For almost 250 years, a chalk drawing of a dog was labeled as the work of Johann Melchior Roos. Now, it has been credited to the famous Dutch artist Rembrandt van Rijn.
The image, titled “The Braunschweig Terrier” dates back to around 1637 and has been at the Herzog Anton Ulrich Museum in Braunschweig, Germany since 1770. The museum’s curator of prints and drawings, Professor Thomas Doring, first became aware of this error about two years ago.
The unique techniques used in the drawing helped Doring make his discovery. To confirm his theory, Doring visited Amsterdam, Vienna, and Paris to study Rembrandt’s drawing and confide in experts. Three experts unanimously decided that the drawing was masterfully crafted by Rembrandt himself. “The Braunschweig Terrier,” now with the correct artist’s name, will be reinstated at the Herzog Anton Ulrich Museum in April.
Rembrandt van Rijn was born on July 15, 1606 in Leiden, Netherlands. He was born to parents who valued education. Soon enough, he was enrolled in the Latin School.
At the age of 14, Rembrandt started attending the University of Leiden but came to the realization he had no passion for what he was learning. He left the university to study art with Jacob van Swanenburch and then Pieter Lastman. They taught him everything he possibly needed to know and at the young age of 22, he started teaching students of his own.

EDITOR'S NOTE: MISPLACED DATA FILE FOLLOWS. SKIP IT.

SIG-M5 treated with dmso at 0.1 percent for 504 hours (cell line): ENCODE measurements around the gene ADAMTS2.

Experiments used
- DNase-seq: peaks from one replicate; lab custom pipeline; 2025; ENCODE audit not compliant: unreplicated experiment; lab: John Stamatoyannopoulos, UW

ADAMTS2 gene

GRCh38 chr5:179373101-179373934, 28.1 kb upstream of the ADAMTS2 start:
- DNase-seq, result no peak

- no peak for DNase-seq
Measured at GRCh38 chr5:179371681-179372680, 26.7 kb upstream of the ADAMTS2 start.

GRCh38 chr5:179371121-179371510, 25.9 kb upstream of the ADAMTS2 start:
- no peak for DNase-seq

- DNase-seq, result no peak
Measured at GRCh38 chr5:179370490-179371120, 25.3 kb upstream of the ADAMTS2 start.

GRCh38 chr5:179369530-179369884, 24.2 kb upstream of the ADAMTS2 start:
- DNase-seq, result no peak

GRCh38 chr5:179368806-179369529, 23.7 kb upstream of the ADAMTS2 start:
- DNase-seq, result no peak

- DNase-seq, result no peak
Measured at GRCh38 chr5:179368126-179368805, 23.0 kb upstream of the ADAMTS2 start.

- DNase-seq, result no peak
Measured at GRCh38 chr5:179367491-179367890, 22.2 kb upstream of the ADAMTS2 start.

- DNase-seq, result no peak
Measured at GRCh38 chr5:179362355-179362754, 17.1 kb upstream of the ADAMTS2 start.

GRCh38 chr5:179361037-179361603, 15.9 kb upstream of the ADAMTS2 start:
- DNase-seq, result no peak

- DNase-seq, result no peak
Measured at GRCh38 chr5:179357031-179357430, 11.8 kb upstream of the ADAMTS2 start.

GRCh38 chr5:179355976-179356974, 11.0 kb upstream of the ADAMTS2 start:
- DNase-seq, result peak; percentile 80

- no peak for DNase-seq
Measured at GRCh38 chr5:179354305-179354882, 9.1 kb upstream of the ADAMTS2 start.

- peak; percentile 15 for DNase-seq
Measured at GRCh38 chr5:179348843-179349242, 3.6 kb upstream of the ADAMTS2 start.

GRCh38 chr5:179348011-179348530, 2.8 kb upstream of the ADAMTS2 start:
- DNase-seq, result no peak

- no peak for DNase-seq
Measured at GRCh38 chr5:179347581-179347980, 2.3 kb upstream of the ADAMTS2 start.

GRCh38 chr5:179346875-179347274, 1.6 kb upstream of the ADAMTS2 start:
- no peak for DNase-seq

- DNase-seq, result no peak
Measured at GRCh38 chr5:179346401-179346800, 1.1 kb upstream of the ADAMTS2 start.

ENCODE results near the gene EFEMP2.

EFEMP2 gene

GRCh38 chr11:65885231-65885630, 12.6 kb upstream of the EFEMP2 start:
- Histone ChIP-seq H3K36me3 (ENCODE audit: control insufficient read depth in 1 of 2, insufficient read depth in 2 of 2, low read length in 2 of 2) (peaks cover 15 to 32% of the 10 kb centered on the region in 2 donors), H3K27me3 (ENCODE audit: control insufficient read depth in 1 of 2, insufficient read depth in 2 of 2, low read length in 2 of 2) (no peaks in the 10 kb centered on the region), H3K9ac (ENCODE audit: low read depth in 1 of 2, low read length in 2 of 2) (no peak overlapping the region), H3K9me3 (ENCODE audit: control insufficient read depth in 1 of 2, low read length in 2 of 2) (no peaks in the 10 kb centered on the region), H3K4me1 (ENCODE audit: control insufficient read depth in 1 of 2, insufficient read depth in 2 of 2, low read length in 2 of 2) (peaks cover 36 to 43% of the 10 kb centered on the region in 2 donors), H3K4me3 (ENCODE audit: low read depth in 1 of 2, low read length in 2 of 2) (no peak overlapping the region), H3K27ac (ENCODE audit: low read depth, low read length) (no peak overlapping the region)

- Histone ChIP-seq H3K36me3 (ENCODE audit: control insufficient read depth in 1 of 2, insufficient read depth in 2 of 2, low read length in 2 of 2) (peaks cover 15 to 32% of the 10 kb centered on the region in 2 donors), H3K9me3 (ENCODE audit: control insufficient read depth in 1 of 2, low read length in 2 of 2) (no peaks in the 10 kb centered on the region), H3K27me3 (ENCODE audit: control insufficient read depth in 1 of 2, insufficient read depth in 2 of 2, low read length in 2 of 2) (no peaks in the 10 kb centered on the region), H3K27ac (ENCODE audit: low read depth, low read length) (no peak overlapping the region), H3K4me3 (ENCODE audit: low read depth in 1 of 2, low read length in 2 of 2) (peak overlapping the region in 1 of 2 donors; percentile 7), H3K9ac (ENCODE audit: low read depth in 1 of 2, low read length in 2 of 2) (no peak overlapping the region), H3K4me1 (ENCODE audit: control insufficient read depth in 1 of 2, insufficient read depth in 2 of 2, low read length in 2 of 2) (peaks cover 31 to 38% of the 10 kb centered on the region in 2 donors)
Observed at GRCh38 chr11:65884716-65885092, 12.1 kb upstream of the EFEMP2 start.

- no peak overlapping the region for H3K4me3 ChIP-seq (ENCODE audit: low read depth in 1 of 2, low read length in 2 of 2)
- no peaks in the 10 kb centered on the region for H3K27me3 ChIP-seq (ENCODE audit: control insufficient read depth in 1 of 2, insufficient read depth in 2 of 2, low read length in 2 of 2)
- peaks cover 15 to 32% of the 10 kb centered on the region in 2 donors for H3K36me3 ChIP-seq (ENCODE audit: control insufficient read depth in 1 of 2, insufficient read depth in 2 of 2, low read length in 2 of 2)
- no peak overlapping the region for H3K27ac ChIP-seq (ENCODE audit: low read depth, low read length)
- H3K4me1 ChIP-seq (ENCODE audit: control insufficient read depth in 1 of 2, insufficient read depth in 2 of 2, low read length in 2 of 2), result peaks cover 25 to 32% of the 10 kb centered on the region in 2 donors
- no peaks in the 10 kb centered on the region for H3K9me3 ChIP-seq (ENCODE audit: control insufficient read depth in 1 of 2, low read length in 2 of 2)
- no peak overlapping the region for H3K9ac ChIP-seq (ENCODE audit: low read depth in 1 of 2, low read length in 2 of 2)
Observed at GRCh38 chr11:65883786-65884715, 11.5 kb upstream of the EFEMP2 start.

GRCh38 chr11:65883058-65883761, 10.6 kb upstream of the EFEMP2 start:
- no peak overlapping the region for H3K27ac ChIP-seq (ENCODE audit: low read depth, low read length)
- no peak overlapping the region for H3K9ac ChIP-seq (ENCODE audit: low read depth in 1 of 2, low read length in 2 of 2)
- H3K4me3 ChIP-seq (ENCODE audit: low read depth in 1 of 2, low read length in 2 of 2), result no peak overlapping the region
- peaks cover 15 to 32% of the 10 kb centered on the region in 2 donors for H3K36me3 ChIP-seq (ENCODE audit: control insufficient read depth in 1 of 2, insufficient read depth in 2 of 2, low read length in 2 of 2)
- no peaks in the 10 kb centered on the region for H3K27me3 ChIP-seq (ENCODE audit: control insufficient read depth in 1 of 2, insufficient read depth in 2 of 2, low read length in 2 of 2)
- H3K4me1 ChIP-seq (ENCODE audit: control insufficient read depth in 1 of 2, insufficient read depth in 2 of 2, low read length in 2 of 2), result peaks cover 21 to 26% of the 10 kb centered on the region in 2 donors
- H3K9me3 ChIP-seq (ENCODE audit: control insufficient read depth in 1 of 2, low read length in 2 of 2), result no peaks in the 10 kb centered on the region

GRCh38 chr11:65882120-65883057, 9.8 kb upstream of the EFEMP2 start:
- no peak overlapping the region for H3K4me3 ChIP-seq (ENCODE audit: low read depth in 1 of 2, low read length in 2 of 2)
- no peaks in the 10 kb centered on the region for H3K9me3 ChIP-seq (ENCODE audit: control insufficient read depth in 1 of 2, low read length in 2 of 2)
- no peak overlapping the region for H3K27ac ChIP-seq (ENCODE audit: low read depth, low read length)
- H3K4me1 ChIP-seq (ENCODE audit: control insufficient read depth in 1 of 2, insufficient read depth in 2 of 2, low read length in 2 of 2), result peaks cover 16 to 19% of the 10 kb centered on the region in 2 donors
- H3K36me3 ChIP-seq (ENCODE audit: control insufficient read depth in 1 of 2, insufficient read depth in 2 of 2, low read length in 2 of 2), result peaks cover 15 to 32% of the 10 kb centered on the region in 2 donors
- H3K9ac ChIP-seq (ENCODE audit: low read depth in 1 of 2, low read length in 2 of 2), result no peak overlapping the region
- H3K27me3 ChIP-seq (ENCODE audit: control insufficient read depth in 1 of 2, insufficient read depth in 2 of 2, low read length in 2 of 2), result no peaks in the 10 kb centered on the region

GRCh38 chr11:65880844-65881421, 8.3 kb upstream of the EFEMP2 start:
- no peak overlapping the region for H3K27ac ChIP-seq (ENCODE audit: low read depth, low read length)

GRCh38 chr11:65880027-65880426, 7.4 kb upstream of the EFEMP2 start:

In 1631, Rembrandt moved to Amsterdam and married Saskia van Uylenburgh, the cousin of a successful art dealer, in 1634. This brought him in contact of wealthy patrons who commissioned portraits and gave him business. The studio Rembrandt created was full of students at all skill levels due to his expertise.
Persisting Despite Tragedy
Early in his career, Rembrandt painted many portraits but as time went on, his specialty became biblical and mythological art. He sketched, used ink, or painted historical pieces with extreme detail and talent. His attention to light and dark as well as contour and form were exceptional.
While living in Amsterdam, Rembrandt made most of his masterpieces in a townhome that brought much tragedy. His beloved wife and three children all passed away while living in that house. He soon remarried and had four more children. Only the last child survived. Throughout the despair, Rembrandt’s artistic abilities only increased. He was not affected by the tragedy around him and he continued to make masterpiece after masterpiece.
Undoubtedly, one of Rembrandt's most famous pieces is 'The Night Watch', a portrait of a group of militia men, depicting the company of Captain Frans Banning Cocq and his lieutenant. On October 4, 1669, Rembrandt died in Amsterdam but his masterpieces are far from forgotten today.